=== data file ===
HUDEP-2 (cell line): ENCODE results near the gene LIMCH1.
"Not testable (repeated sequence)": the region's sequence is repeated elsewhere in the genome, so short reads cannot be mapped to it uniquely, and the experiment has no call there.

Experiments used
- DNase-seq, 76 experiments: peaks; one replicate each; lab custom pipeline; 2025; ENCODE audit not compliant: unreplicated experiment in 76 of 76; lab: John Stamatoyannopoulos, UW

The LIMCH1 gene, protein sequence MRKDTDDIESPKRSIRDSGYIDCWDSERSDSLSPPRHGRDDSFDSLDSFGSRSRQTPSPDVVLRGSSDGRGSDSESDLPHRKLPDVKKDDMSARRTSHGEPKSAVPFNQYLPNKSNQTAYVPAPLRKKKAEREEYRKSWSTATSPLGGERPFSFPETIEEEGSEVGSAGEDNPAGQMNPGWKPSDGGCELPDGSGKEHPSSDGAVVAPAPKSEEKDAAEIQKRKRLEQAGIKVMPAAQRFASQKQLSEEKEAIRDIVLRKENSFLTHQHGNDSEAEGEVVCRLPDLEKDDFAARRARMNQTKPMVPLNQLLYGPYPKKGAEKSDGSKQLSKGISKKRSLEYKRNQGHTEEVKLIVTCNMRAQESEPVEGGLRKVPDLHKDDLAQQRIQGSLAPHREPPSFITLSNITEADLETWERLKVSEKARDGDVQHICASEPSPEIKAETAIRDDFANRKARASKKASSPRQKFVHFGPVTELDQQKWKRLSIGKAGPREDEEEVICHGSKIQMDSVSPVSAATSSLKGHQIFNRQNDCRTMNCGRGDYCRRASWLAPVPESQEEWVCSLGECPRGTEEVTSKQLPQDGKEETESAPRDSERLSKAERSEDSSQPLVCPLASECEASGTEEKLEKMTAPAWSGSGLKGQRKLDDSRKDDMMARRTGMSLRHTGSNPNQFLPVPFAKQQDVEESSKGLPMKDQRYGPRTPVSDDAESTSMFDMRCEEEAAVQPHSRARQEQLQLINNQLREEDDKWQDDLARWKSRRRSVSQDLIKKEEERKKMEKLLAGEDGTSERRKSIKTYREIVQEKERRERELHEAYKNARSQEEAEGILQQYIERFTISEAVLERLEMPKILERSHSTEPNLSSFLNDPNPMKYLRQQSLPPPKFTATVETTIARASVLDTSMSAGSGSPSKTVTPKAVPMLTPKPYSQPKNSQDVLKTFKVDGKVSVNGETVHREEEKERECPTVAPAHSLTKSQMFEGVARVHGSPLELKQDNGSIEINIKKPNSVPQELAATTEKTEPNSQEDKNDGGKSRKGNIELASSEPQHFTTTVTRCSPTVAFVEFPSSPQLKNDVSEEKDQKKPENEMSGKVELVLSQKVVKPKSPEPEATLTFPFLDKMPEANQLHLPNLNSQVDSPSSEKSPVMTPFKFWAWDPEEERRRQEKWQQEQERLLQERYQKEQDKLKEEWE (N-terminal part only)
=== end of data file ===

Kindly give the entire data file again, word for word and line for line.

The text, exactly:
HUDEP-2 (cell line): ENCODE results near the gene LIMCH1.
"Not testable (repeated sequence)": the region's sequence is repeated elsewhere in the genome, so short reads cannot be mapped to it uniquely, and the experiment has no call there.

Experiments used
- DNase-seq, 76 experiments: peaks; one replicate each; lab custom pipeline; 2025; ENCODE audit not compliant: unreplicated experiment in 76 of 76; lab: John Stamatoyannopoulos, UW

The LIMCH1 gene, protein sequence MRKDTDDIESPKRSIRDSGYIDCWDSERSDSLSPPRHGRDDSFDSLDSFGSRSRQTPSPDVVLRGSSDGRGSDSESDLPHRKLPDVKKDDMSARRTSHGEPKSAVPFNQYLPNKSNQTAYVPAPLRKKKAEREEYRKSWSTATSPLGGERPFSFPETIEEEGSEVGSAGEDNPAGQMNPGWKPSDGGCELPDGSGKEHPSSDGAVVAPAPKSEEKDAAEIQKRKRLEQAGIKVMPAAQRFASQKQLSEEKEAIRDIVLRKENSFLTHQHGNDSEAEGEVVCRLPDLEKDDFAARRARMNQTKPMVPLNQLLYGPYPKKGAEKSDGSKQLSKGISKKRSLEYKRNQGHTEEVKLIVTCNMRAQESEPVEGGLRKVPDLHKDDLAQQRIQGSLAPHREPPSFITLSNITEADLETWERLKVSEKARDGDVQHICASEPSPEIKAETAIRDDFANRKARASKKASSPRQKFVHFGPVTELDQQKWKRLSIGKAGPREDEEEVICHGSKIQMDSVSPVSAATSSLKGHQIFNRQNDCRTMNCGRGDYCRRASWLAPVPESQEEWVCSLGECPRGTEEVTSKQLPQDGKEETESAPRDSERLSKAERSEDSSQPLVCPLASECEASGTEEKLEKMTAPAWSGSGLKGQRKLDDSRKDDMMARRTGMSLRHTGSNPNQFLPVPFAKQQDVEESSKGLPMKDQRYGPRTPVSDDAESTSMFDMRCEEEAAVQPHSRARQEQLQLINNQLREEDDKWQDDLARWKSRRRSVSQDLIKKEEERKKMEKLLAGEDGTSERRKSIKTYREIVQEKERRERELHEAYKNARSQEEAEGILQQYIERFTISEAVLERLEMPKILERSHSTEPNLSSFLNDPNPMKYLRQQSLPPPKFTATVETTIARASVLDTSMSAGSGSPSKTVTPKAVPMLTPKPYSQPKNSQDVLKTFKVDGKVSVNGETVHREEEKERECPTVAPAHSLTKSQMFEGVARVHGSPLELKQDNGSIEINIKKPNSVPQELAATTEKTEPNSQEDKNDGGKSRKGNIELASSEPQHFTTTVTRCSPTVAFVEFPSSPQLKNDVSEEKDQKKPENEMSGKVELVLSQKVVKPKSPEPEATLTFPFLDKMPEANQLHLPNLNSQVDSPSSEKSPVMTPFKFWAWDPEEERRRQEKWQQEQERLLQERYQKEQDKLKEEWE (N-terminal part only)